Sunday, 2 May 2021

Three-toes and Hazel Grouse - Guiding goals under control

After the excitement of Thursday things were a bit quieter on the migration front on Friday and even worse yesterday. 1 May is normally a really good day in Maridalen but an overnight frost and blue skies really don’t bring the birds even if the wind is no longer northerly. I awoke at 04:30 which was a bit earlier than I had intended but the hearty song of Blackbird and Robin outside the bedroom window was all I needed out get out of bed with a spring to my stride.

After picking up a coffee from the petrol station I was in Maridalen before 5am and realised that with the frost this was really too early for checking the fields so I decided to head into the forest and go to the closest Black Grouse lek I know of. I have never actually seen birds lekking here but they are often to be heard displaying from tree tops in the area although it is normally just a single male. It is a 25 minute uphill walk and I was soon not feeling the cold despite just having a thin fleece on. When I got close to the lek area I was surprised (and pleased) to hear a Three-toed Pecker and then a male Hazel Grouse. I spent time with the Hazel Grouse until I heard a Black Grouse displaying a few hundred metres away. I was able to get quite close and heard him really well but never saw him and believe he was in a tree top I couldn’t see. He soon went quiet which is normally the case here and I really don’t know if there are enough birds in this area of forest for a proper lek here anymore.

The Hazel Grouse continued to show well on my way back although I couldn’t locate the pecker. Back in Maridalen though I did locate a pair in one of their usual areas and had fantastic views of them feeding together. I don’t believe they have started nesting yet but they should start excavating he hole in the next week or so. It was good to find these birds as I have had trouble pinning them down recently and have been asked to guide to both them and Hazel Grouse.

I had already pinned down Hazel Grouse on Friday (so today’s bird is a bonus back up) when I relocated the pair that showed exceptionally well a couple of weeks ago. They were walking around feeding on the forest floor with the male following and guarding the female and allowed very close approach. Their behaviour suggested that they had found the area where she was going to nest and this will happen very soon (may have already begun as I assume she lays an egg per day). Even though the pair stayed close together the female was invariably walking away from me or obscured and was very difficult to photograph (and nearly all my photos are blurry and from behind) whereas the male would often stop and look at me as though he was protecting her.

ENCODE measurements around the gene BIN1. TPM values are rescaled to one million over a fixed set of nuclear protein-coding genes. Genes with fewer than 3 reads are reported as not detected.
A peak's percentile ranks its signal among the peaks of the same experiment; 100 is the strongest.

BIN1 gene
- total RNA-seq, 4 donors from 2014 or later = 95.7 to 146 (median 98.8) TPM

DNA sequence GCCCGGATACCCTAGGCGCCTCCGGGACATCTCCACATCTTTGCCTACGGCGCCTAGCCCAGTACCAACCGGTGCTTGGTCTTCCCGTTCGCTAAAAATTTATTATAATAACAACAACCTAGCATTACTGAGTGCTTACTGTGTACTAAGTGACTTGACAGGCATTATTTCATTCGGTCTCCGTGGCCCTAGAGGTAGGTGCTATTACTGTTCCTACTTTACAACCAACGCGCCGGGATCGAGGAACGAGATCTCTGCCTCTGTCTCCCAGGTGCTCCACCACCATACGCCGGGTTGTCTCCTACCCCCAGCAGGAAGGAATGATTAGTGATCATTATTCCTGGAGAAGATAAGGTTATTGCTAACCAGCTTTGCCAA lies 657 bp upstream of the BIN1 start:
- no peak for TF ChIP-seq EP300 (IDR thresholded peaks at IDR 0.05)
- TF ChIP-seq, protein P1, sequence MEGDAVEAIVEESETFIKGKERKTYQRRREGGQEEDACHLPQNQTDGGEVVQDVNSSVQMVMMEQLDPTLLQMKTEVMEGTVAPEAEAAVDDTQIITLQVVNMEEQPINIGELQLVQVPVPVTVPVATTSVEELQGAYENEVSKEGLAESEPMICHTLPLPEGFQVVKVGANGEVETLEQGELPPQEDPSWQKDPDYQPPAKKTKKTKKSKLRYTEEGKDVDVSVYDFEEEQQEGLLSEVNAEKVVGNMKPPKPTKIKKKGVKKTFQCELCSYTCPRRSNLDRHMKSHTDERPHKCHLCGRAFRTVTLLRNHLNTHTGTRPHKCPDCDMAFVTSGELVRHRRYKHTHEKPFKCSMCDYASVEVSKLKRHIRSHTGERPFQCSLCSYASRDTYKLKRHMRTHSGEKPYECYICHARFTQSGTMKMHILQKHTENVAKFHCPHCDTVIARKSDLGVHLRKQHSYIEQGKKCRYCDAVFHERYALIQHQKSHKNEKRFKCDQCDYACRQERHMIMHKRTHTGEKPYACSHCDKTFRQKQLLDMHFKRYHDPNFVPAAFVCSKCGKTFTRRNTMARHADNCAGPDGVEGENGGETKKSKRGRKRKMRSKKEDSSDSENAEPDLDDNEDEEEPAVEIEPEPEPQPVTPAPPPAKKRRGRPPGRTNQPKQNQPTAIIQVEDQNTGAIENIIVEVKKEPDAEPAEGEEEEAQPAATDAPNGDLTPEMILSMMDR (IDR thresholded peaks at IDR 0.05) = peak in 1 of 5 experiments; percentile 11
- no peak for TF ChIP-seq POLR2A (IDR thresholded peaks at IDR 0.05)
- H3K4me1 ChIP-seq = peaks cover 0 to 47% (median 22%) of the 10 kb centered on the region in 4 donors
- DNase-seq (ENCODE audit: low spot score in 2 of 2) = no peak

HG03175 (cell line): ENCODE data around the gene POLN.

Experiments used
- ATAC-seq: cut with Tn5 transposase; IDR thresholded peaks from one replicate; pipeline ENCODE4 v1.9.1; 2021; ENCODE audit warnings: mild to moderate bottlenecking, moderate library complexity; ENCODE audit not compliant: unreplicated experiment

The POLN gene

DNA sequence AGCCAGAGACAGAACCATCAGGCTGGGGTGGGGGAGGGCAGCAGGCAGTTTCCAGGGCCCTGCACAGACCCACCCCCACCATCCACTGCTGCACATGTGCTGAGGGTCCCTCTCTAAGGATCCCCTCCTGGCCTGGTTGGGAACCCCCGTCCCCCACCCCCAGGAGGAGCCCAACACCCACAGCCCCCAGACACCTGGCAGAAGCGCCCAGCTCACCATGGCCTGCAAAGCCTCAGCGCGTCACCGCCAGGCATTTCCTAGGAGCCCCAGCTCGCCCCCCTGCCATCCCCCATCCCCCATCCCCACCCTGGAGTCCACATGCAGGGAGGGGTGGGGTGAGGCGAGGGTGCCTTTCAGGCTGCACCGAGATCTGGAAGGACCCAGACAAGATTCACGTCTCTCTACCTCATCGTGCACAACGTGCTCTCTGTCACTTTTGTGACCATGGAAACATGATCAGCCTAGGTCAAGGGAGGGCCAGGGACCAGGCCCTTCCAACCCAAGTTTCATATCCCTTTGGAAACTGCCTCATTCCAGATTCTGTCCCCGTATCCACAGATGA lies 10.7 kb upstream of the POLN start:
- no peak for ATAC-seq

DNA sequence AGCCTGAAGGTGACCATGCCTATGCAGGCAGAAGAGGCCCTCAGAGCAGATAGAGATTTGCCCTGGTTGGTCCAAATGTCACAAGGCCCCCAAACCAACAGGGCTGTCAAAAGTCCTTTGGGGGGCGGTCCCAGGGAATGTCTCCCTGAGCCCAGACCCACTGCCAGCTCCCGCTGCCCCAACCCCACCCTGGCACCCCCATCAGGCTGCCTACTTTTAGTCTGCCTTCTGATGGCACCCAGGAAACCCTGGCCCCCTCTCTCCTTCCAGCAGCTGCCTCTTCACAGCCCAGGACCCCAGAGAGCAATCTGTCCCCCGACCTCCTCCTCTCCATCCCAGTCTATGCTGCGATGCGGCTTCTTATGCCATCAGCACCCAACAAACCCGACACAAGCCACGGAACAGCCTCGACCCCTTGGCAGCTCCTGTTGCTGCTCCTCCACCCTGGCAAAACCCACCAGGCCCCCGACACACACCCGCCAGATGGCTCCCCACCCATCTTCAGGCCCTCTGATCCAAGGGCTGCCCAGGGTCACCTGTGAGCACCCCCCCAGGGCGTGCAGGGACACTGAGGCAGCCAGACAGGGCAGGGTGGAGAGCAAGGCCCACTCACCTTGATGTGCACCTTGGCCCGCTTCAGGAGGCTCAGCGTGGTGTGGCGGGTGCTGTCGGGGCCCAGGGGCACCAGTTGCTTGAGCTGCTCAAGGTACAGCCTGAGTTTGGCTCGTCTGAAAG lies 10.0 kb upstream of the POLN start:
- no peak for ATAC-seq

Despite my bemoaning the lack of migration I have noted my first Willow Warbler, Blackcap and Common Sandpiper in the last couple of days and also had the first Tree Pipits singing in the forest yesterday.

I have taken rather too many pictures so this post has been a long time in the production stage and I have even sacrificed a pre breakfast Sunday trip into the Dale for it. And there are still loads of perfectly good pictures that I have not included :-) and video that I have not even looked at yet

male Hazel Grouse (jerpe) from Saturday

and a video with the sounds of drumming Three-toed Pecker (tretåspett), display Black Grouse (orrfugl) and singing Hazel Grouse (jerpe)

A selection of photos of the Hazel Grouse pair I relocated on Thursday and which are already for guiding

Hazel Grouse (jerpe) - the pair walking away from me with the male guarding the female

and the male keeping an eye on me whilst the female moves off

the pair together again although typically the female is blurry

another typical blurry shot of the female as she ran past

whilst the male stands stills
slightly better of the female

female in focus but running away

getting better

this shot of the female is actually not bad but there is some out of focus vegetation between me and her

male Three-toed Woodpecker (tretåspett) hammering away

the pair together

female hammering away

it is unusual to see them without their tail planet again the tree for support

Three toes often feed at eh base of trees. This female had all her toes intact so was not the famous 1 toe 3 toe

a bark ring in the creation

a flight shot that works! Black-throated Diver (storlom)

Yellowhammer (gulspurv)

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